Exposé Online banner

Emmanuel Borghi — Anecdotes
(Seventh Records A XXII, 1996, CD)

Collectif Mu — Live au Crescent
(Seventh Records A XXIII, 1996, CD)

by Rob Walker, Published 1997-02-01

Anecdotes Cover artLive au Crescent Cover art

These two albums are products of Seventh's developing interest in contemporary French jazz. The lineups on the recordings are similar; they share the same bassist, drummer, and two sax players, and Collectif Mu adds a third sax and guitar to the mix, along with a second rhythm section. Pianist Emmanuel Borghi essentially borrows the bulk of Collectif Mu for his own recording. The music on both of these is very solid, though not exceptional, contemporary jazz, featuring a mix of cool jazz and modal post-bop influences. The ensemble sections are nicely written, with intelligent arrangements and a quasi-big-band feel at times. The soloing is competent throughout, but only occasionally (moreso on Anecdotes) catches fire into a particularly noteworthy performance. Perhaps the biggest difference between these two recordings is in the piano work; Borghi's stylings reflect a stronger influence from post-bop innovators like McCoy Tyner and Herbie Hancock, and not only give Anecdotes a more compelling modern atmosphere but also catalyze the quintet toward a much more inspired performance. Though Borghi's album is the stronger of the two, these both represent some very listenable and enjoyable small ensemble jazz.


Filed under: New releases, Issue 11, 1996 releases

Related artist(s): Le Collectif Mu, Emmanuel Borghi

Latest news

2018-05-14
Glenn Branca RIP – Experimental guitarist and composer Glenn Branca has died at the age of 69. He was known for compositions featuring large ensembles of guitars, and for the use of feedback. He founded his band Theoretical Girls in the mid-70s as an art-punk answer to what he saw as the increasing commercialization of punk music. His compositions were highly influential, with such figures as David Bowie, Thurston Moore, and John Lurie among his fans. » Read more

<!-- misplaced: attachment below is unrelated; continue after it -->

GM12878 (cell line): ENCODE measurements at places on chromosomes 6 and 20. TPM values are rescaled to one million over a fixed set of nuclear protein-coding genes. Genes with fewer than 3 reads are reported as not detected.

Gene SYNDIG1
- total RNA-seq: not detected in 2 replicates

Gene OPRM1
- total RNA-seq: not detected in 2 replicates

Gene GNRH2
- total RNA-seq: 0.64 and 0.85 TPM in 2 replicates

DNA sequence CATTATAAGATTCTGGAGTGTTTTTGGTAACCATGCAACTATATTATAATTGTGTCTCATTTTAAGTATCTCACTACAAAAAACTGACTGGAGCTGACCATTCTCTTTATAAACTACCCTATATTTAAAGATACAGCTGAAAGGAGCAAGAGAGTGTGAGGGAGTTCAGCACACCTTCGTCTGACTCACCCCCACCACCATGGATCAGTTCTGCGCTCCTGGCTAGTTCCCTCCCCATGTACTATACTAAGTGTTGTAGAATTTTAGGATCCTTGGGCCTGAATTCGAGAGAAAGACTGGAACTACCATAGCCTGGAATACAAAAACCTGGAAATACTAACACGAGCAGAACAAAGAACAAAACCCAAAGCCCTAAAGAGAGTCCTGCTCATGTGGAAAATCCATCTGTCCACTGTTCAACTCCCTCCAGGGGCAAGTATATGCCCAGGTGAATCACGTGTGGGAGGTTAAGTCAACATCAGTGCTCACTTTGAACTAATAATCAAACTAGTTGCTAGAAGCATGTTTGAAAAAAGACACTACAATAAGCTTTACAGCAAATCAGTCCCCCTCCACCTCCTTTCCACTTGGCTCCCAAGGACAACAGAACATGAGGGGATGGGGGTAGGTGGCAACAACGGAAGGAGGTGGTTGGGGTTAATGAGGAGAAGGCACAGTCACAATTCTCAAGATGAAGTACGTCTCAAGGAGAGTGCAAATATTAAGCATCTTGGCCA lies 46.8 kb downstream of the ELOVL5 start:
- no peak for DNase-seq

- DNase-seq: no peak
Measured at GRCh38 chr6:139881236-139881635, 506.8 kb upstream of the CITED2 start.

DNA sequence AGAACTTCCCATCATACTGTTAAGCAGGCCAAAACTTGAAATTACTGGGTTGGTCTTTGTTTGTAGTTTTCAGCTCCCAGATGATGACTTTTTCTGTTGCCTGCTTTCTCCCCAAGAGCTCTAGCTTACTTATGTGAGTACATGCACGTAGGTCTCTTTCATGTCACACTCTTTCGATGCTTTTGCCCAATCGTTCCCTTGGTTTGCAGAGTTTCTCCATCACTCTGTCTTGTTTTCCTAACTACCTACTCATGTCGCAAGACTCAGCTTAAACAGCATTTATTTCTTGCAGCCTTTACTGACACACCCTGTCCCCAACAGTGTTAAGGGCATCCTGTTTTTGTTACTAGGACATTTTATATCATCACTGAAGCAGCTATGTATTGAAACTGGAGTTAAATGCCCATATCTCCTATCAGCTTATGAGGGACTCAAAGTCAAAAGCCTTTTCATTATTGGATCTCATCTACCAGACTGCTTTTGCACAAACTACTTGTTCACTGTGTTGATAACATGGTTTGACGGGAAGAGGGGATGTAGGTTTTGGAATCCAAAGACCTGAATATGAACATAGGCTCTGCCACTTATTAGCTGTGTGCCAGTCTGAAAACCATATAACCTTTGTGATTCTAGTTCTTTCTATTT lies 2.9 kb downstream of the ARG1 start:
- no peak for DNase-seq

2018-04-05
OBEY Convention XI Set for May 24-28 in Halifax – As the 2018 festival season rapidly approaches, we’d like you to be aware of a real treasure of diverse and creative music that’s going to take place in Halifax, Nova Scotia, next month. The OBEY Convention is on its 11th outing, and features a wide range of artists from around the world. From avant-industrial noise to experimental takes on Classical Chinese music, from chamber jazz to doom metal, from ambient soundscapes to Canadian First Nations drumming, you’d be hard pressed to find a festival with more variety in sound anywhere in the world. » Read more

2018-04-04
Close to the Rain Festival in Bergen Announces Lineup – Now in its second year, the Close to the Rain Festival of progressive music is scheduled to take place in Bergen, Norway, on June 7 - 9. They've got an amazing slate of bands lined up, including such powerhouses as Anekdoten, Major Parkinson, Arabs in Aspic, Tusmørke, and many more. » Read more

2018-03-01
Seaprog 2018 Artist Announcements Raise Festival's Profile – Seattle's Seaprog festival has been going since 2013, and the 2018 edition features a slate of artists that's sure to bring more attention to the event. Cheer-Accident, Bubblemath, and Free Salamander Exhibit are in the first round announcement of performers. In keeping with their tradition of focusing on regional artists, they will also present a number of artists from Washington and Oregon. [Edit: Just added: Inner Ear Brigade] » Read more

2018-02-26
Adelbert von Deyen RIP – Word reaches us that German electronic musician Adelbert von Deyen has died. His recorded legacy reaches back to 1978, when Sky Records released Sternzeit. Von Deyen, who was born October 25, 1953 in Süderbrarup, was also known as a painter and graphic artist. » Read more


Previously in Exposé...

Ars Nova - Transi – This latest offering from this Japanese power keyboard trio is a bold step forward from their 1992 debut Fear and Anxiety. For starters this one is a full length disc; more to the point, though, is...  (1995) » Read more



Listen & discover



Print issues